Christian boy severely injured in acid attack dies after 46 days in hospital

Christians meet near their rebuilt church in Kandhamal. In 2008, almost every church in the area was destroyed by Hindu nationalists.
Christians meet near their rebuilt church in Kandhamal. In 2008, almost every church in the area was destroyed by Hindu nationalists. | John Fredricks

A 16-year-old Christian boy from India’s Bihar state, who suffered burns to 65% of his body in an acid attack by suspected Hindu nationalists last month, succumbed to his wounds in the hospital this week.

Nitish Kumar died at Apollo Hospital in Patna city on Sunday, the U.S.-based persecution watchdog International Christian Concern reported Friday.

“The doctors have tried every possible way to revive Nitish,” a local pastor, who helped the family, was quoted as saying. “Every alternative day, the doctors gave one unit of blood and had regular dressing changed on almost the entire body. We hoped that he would bounce back to life, but we know God has His way and time.”

After Nitish Kumar was attacked, the family said Hindu nationalists were behind it because the boy was a leader in a local church and the area they live in had anti-Christian sentiments.

The boy was attacked with acid after he left his house in a village to go to the market in the early morning on Aug. 11.

Drenched, Nitish Kumar initially thought they had mischievously thrown water on him, the victim was quoted as saying. “But soon, my skin began to burn. The burning sensation increased with every passing second. I dropped the basket and ran toward my house [820 yards away] screaming and howling.”

The attackers' motorbike did not stop, and in his pain he couldn’t see its license plate, he added.

The acid burned 65% of his body, with 15% being deep burns, Sushma Sharma, a hospital volunteer treating the teen's wounds, was quoted as saying.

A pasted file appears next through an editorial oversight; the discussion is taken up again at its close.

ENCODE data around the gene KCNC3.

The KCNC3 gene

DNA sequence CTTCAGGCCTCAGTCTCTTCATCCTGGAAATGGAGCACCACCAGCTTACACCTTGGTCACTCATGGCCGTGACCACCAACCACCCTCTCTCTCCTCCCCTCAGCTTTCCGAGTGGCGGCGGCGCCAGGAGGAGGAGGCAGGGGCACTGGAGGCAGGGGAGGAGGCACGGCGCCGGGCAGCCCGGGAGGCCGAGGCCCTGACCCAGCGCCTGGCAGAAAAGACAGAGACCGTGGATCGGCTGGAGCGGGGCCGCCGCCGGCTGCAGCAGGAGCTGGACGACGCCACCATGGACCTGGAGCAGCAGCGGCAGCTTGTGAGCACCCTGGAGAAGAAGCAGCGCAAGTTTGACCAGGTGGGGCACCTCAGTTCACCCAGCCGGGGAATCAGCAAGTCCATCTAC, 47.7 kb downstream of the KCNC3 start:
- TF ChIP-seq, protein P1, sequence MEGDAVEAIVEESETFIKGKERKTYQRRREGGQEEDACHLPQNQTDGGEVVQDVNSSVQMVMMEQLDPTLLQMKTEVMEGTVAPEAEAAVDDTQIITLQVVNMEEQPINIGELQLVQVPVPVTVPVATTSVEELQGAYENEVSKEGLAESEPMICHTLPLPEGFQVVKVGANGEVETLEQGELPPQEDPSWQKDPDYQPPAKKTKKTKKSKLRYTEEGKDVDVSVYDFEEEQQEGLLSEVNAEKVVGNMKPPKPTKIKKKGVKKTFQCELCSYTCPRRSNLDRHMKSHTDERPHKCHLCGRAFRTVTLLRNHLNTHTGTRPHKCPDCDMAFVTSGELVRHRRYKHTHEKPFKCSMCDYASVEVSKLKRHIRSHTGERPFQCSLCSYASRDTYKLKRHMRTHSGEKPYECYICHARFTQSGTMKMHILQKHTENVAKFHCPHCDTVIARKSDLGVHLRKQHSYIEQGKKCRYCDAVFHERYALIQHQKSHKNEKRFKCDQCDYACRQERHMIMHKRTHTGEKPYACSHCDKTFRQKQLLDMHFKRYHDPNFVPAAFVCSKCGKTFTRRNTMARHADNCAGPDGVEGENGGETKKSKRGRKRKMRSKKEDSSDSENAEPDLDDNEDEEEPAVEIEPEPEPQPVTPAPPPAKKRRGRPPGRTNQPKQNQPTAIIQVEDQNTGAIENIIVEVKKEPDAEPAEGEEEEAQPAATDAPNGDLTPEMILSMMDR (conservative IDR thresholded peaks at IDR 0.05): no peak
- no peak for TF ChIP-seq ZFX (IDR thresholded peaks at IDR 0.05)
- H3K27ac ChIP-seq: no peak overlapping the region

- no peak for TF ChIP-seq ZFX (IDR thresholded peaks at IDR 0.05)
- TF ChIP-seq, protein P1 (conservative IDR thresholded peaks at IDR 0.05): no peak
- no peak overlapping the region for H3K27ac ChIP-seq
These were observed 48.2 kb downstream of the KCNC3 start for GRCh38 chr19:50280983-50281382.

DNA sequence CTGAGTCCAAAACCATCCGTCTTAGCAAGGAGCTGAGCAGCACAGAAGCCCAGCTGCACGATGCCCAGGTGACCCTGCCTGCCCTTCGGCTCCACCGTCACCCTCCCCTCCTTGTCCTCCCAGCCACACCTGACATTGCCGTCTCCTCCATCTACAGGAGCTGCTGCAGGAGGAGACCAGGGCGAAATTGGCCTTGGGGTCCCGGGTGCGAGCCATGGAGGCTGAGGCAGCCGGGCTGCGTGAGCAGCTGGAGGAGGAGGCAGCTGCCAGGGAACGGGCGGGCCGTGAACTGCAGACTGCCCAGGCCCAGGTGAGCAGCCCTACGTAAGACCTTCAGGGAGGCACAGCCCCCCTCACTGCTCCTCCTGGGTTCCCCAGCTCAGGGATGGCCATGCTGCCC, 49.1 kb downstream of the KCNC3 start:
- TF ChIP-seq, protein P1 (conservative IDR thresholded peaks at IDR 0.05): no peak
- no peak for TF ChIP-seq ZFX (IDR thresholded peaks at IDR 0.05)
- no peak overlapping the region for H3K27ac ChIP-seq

The victim’s 17-year-old brother, Sanjeet Kumar, previously said: “A month before the attack, some extremists spread word in the village that they would expel all the people who follow the Christian faith from the village. We also heard about it, but it did not deter us from our faith. And suddenly this attack took place.”

In December, Hindu extremists blocked the roads going to Sunday services and questioned Christians, he said. “They would question everybody as to why do they go for prayer. They used to ask us if we had been given money or other allurement to attend the meetings or were we forced to do so. So all of us clarified that nobody asks us to come to church. We all go to church of our own will, and we go there for the Lord.”

The family, which regularly holds Christian gatherings in their home, converted to Christianity two years ago after being delivered from an evil spirit, and the victim and his brother were active in the church and participated in daily prayer gatherings.

Christians make up about 2.5% of India’s population, while Hindus comprise 79.5%.

India ranks as the 10th worst country globally when it comes to Christian persecution, according to Open Doors USA's 2021 World Watch List. The U.S. Commission on International Religious Freedom has urged the U.S. State Department to label India as a “country of particular concern” for engaging in or tolerating severe religious freedom violations.

Open Doors USA warns that since the ruling Hindu nationalist Bharatiya Janata Party took power in 2014, persecution against Christians and other religious minorities has increased.

The group reports that “Hindu radicals often attack Christians with little to no consequences.”

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